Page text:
Trump’s Transactional Worldview Is Imperiling the U.S.-South Korea Alliance

Trump’s Transactional Worldview Is Imperiling the U.S.-South Korea Alliance
Gen. Robert Abrams, the top U.S. commander in Korea, right, and outgoing commander Gen. Vincent Brooks, second from right, during a change-of-command ceremony at Camp Humphreys in Pyeongtaek, South Korea, Nov. 8, 2018 (AP photo by Lee Jin-man).

Amid the ongoing U.S. government shutdown, soon to be the longest in American history, another recent lapse in funding has received far less attention but could be just as consequential. On Jan. 1, an important cost-sharing defense agreement, dictating how much money the South Korean government pays to support the U.S. military presence in the country, expired. No replacement text has been agreed to and negotiations are reportedly deadlocked due to President Donald Trump’s demands that Seoul shoulder a much larger portion of the stationing costs.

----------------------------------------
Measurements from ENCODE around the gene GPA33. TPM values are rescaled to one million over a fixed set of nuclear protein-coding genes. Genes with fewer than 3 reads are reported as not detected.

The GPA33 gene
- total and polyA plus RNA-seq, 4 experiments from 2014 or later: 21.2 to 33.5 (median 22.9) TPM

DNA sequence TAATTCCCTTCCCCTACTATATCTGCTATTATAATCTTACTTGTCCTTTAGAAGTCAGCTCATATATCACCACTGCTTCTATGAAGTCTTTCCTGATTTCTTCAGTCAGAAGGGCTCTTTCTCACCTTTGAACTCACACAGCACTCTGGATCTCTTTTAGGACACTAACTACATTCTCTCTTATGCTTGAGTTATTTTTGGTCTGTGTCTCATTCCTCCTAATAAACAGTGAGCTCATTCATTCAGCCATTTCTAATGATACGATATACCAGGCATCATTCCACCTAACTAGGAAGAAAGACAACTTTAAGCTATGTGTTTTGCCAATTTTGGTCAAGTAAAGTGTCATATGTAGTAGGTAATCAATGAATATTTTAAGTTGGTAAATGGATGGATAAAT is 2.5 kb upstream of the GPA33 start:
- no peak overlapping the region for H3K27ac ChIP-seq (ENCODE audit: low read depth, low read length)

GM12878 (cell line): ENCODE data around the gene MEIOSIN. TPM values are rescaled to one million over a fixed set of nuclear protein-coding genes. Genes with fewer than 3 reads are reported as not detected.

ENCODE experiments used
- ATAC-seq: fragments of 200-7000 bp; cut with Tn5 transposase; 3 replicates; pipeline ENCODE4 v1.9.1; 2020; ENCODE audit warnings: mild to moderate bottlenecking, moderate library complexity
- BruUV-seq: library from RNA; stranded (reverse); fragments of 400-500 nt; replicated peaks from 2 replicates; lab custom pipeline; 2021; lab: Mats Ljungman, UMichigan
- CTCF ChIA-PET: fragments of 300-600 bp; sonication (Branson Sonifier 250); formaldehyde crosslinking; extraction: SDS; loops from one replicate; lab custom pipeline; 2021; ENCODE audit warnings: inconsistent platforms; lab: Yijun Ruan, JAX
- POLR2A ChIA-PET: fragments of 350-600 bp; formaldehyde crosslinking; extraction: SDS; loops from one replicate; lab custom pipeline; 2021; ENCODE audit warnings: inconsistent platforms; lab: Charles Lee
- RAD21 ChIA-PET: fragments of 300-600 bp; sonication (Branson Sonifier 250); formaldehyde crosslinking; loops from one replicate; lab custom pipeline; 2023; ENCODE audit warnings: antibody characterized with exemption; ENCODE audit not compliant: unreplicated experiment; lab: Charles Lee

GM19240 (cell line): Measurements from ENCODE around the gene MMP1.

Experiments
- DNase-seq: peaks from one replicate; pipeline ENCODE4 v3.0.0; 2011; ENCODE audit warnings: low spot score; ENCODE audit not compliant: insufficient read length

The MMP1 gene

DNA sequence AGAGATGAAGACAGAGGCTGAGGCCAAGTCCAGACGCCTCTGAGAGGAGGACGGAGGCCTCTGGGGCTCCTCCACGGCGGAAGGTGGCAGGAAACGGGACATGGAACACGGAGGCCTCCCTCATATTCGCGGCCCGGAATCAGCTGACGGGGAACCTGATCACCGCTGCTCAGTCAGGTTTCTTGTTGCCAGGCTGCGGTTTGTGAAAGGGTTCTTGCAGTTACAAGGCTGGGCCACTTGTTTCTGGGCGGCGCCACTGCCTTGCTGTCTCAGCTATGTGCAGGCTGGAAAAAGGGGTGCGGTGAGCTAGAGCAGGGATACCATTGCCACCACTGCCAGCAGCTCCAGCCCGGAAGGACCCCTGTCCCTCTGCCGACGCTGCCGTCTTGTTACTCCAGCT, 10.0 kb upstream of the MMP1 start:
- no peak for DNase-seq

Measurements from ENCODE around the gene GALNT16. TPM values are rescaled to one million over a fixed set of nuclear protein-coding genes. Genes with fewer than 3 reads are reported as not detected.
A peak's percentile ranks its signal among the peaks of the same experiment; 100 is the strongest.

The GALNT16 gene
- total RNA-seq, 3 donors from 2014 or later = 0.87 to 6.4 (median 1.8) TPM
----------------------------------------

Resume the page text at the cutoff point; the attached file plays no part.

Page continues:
The situation casts uncertainty on the future of the 28,500 U.S. troops in South Korea, who play an important deterrent role, not only against North Korean aggression but also against an increasingly assertive Chinese military. The dispute also puts a strain on U.S.-South Korea relations as the two allies seek to reboot stalled nuclear talks with North Korea.

At issue is the so-called Special Measures Agreement, or SMA, which establishes the South Korean government’s financial contribution to offset the non-personnel cost of maintaining the U.S. military presence on the peninsula. In 2018, Seoul paid roughly $860 million, almost half of total stationing costs. But Trump is asking for a 50 to 100 percent increase, an unprecedented demand that would be difficult, if not impossible, for the South Koreans to swallow.

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